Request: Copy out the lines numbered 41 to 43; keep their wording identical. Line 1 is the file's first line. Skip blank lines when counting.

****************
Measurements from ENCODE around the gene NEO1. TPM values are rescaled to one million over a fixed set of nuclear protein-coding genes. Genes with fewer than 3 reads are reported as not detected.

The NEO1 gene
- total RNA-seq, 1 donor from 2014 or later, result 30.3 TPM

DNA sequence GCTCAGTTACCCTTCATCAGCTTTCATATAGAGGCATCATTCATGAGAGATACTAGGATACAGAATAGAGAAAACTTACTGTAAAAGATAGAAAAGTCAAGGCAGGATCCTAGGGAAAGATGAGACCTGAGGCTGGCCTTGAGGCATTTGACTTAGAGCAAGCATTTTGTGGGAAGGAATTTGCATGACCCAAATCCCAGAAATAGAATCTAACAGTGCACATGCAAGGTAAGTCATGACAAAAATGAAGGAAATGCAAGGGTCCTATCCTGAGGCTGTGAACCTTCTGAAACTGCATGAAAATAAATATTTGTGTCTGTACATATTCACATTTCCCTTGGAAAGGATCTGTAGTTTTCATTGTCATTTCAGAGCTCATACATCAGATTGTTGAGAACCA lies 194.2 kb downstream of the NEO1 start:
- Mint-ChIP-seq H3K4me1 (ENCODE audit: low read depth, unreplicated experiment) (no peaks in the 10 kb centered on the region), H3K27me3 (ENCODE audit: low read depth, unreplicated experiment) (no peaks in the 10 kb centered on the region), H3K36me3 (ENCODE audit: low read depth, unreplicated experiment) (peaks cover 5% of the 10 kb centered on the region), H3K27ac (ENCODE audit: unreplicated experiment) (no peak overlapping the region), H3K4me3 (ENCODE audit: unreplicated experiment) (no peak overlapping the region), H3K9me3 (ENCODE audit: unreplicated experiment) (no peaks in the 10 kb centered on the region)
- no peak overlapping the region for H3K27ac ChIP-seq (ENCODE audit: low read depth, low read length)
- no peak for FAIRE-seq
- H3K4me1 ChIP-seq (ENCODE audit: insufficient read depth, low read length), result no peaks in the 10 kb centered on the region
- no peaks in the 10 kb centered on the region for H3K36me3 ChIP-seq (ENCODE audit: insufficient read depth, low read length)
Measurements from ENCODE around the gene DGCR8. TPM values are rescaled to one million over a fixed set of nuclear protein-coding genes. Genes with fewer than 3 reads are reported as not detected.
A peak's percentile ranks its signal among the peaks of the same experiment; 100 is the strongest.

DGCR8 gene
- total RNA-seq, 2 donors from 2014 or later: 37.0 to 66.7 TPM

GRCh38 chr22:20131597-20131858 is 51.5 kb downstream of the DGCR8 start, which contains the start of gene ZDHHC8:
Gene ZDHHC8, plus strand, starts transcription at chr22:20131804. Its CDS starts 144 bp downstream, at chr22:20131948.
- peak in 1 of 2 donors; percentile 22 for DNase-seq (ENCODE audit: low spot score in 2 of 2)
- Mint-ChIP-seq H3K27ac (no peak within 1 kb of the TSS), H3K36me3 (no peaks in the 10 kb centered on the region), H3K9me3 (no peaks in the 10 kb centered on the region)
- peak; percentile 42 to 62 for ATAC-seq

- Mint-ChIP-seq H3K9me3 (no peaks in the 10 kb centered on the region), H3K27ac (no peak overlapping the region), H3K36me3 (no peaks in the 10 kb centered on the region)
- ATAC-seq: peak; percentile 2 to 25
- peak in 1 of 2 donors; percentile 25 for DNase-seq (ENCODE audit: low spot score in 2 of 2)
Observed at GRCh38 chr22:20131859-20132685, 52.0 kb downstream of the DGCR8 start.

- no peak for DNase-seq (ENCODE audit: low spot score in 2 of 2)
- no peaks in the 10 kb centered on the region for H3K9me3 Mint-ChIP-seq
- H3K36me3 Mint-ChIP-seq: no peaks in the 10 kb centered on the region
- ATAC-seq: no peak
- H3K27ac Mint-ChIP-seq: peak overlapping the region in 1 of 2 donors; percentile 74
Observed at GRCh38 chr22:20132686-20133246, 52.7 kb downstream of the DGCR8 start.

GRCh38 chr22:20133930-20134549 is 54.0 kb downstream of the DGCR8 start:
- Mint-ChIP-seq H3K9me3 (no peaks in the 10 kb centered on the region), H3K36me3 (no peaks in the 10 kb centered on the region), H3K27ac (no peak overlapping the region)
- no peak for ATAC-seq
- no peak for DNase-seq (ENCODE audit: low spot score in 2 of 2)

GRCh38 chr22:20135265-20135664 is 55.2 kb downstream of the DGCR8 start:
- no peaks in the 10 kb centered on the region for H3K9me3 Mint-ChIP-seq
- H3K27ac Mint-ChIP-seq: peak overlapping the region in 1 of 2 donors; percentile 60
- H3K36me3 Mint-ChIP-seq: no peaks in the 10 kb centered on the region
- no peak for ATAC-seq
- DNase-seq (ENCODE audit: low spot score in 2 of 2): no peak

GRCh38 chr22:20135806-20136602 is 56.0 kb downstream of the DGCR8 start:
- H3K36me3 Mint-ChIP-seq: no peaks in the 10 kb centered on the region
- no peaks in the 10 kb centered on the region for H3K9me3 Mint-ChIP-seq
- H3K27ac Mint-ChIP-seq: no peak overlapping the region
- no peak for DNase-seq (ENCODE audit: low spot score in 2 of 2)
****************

- no peaks in the 10 kb centered on the region for H3K9me3 Mint-ChIP-seq
- H3K27ac Mint-ChIP-seq: no peak overlapping the region
- no peak for DNase-seq (ENCODE audit: low spot score in 2 of 2)